Posted by: Kelsey Schueler
My ocean story starts in diapers. That’s when my dad introduced me to the Atlantic ocean for the first time. Every year since I can remember, we spent a week on Ocracoke Island in North Carolina’s Outer banks. Many things have changed in my life over the years, but the special place in my heart for this beach never has. The campground hasn’t changed much either- still cold showers and the same hierarchy of good camping spots. There is nothing more soul refreshing than sitting in those dunes to watch the sunset or diving into the cool waves after a sweaty bike ride around the island. For me, the ocean is not only relaxing and beautiful, it is where I recharge on family memories no matter how far away they are.
My dad at our campsite during my trip to Ocracoke last summer before I moved to CA.
The story goes well beyond Ocracoke. I spent the greater part of my childhood camping across the country with mom, dad, sister, and sometimes the dog. I learned at a very young age that nothing worthwhile in this world can be seen from a car window. You have to get out and explore. From the wetlands of the Chesapeake Bay to the stunning beaches of New Zealand, there is no sensation more satisfying than dipping your toes in the water for the first time each summer. Now that I am relocated to the West coast, I realize that Californians might not be able to relate to this. But I think we can all relate to that incredible feeling when you are looking out over the ocean. The ocean is a vast, infinite future, but at the same time it grounds me in my past and connects me with my family. It’s an incredible sense of having roots and wings at the same time.
If you haven’t guessed already, my parents are environmentalists. For me, conservation is a family value. It took me a long time to acknowledge this, but here I am studying environmental policy to conserve the places where the land meets the sea. More importantly, I am focusing on social-ecological linkages: the role humans play in these ecosystems, and the role these ecosystems play in our lives.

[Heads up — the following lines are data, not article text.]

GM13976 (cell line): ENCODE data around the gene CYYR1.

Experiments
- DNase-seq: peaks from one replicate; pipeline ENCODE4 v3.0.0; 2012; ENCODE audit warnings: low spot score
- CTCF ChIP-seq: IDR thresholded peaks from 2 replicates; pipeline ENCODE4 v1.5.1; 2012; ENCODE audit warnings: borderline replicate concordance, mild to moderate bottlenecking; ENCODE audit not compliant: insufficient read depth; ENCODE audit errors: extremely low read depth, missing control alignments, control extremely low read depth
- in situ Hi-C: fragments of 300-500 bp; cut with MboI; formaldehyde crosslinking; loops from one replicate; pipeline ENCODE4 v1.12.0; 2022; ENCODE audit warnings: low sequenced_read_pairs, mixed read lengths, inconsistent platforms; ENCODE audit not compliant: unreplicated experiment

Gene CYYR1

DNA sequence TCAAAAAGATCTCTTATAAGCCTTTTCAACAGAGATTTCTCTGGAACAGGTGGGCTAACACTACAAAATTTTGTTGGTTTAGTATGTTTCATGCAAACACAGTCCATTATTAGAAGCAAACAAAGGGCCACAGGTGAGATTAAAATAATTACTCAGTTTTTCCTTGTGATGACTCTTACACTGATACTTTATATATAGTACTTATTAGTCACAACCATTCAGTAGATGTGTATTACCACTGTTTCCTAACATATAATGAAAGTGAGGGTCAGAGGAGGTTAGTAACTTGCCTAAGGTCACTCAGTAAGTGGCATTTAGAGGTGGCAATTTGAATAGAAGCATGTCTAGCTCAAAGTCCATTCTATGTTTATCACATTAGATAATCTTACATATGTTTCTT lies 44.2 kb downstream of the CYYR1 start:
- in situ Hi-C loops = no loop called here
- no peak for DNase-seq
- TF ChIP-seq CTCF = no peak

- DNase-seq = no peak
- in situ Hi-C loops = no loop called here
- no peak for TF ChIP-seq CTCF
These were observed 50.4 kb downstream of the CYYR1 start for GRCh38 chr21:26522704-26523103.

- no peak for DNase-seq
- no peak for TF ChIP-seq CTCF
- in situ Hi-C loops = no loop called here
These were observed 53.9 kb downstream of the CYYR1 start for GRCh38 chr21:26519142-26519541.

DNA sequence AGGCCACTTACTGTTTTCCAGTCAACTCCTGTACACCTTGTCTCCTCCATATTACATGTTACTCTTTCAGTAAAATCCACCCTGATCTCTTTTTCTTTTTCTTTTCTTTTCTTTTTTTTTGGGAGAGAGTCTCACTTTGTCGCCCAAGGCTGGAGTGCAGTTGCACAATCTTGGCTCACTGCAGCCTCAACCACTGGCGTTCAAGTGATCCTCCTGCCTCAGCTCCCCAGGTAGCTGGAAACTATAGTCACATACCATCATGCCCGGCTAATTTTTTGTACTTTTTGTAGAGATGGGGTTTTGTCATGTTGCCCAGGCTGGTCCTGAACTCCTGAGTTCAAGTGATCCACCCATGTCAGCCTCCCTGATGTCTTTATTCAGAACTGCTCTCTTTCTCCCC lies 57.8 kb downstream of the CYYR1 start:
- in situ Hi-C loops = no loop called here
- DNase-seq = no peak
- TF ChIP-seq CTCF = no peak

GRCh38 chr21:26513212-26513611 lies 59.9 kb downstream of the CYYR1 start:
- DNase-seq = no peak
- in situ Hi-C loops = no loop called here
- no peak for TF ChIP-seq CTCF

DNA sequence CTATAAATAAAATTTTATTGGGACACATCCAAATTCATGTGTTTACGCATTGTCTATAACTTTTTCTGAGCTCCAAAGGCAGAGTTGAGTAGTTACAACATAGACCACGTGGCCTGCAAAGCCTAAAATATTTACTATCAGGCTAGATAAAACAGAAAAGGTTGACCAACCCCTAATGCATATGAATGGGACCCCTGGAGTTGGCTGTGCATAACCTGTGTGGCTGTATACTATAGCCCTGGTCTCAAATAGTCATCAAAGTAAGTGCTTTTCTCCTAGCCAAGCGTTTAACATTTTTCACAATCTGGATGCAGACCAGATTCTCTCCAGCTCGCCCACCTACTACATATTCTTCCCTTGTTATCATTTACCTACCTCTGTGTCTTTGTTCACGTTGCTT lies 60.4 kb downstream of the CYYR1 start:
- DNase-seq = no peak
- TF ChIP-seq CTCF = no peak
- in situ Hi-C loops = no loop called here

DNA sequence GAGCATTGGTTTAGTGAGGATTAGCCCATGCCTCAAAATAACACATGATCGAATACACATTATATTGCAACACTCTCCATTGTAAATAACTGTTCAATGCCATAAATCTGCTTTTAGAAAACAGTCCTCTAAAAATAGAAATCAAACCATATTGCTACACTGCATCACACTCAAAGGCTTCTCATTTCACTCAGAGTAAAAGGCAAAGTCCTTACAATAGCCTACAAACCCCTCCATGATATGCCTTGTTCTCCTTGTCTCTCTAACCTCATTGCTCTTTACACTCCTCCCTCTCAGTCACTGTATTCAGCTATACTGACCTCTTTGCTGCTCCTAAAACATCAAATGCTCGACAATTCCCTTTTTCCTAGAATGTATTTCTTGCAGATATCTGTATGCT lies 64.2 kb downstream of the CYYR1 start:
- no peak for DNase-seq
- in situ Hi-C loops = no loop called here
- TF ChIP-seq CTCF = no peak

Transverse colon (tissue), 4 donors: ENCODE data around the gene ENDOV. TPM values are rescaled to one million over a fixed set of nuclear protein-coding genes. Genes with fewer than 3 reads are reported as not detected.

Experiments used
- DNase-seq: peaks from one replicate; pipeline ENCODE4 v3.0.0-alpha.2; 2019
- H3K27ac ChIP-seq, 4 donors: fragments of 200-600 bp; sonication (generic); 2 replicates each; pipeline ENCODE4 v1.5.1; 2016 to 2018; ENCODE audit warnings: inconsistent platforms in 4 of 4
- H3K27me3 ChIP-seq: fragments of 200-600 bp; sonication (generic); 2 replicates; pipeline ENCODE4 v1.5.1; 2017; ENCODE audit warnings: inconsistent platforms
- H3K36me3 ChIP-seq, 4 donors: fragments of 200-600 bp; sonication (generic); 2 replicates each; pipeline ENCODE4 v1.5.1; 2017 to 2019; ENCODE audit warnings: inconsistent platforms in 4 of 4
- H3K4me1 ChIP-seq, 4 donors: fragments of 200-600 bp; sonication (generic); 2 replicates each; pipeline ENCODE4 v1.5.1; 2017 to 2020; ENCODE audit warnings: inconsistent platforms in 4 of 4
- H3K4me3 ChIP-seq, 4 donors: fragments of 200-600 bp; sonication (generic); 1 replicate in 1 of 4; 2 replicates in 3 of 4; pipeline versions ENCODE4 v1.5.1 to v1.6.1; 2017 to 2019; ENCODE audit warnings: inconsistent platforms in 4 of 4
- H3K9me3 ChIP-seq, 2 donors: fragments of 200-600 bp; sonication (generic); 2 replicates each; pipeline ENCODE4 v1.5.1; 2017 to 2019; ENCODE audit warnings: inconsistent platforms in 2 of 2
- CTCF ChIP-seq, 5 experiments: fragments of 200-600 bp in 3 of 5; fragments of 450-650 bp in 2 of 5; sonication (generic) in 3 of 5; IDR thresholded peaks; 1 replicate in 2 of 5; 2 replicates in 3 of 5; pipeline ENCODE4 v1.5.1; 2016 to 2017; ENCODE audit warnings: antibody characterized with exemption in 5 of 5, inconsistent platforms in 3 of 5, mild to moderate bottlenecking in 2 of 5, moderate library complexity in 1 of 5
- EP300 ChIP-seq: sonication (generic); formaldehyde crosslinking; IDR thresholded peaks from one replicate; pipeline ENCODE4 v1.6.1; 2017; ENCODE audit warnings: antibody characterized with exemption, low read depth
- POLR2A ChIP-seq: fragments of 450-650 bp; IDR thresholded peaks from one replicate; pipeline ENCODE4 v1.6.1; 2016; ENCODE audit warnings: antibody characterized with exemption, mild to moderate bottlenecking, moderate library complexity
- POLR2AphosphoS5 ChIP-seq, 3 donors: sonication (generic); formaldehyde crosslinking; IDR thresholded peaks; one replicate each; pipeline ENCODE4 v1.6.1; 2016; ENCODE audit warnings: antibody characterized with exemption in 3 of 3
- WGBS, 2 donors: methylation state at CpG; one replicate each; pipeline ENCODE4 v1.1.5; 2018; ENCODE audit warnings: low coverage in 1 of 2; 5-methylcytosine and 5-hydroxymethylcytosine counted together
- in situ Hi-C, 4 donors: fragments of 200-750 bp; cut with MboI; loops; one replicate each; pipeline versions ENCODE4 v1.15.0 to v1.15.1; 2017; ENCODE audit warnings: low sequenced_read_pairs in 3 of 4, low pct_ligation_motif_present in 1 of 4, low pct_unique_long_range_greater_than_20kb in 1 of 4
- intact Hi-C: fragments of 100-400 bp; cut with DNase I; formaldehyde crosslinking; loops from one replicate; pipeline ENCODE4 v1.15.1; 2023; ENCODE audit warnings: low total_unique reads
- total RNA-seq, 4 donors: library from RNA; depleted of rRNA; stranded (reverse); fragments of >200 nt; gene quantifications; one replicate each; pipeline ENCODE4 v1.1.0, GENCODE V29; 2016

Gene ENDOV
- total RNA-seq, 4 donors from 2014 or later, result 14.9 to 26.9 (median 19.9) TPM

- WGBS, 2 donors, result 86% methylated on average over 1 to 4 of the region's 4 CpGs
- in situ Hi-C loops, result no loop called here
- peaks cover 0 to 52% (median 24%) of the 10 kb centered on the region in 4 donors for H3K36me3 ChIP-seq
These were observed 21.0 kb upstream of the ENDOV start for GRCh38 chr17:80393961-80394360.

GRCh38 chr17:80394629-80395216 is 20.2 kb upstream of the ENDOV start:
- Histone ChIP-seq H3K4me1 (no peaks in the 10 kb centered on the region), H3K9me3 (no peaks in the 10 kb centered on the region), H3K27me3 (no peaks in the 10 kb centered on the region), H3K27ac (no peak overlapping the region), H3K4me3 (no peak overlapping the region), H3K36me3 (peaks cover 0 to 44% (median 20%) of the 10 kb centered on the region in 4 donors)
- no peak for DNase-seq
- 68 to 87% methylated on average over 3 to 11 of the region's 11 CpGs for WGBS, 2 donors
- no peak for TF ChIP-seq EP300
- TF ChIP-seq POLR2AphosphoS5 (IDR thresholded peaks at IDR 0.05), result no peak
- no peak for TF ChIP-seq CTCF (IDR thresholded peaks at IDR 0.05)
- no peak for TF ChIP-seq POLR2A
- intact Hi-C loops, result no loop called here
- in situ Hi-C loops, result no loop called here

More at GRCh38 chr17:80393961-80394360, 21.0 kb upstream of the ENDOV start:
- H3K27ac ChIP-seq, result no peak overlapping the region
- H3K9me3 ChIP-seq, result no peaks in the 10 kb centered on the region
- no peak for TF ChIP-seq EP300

However, these coastal ecosystems, where the water and sea meet, are disappearing quickly. We’ve lost over 90% here in California, and the story is the same all around the world. The threats are complicated and no one solution can work by itself. Conserving these places full of biodiversity and family memories involves science, policy, storytelling, restoration, and (as working with Ocean Champions has taught me) politics. Good legislation doesn’t happen easily. Even the best science and policy are nothing without strong allies in Congress. No matter what approach you prefer, top down or bottom up, legislation is critical to conservation.
Great ocean policies start with great ocean champions in Congress.
I look forward to taking this political knowledge with me to Washington D.C. next year to ensure that one day my children can feel this link between the ocean, themselves, and their families.
A storm rolls in over the brackish marshes of Ocracoke Island
Date Posted: April 11, 2013 @ 12:54 pm Comments Off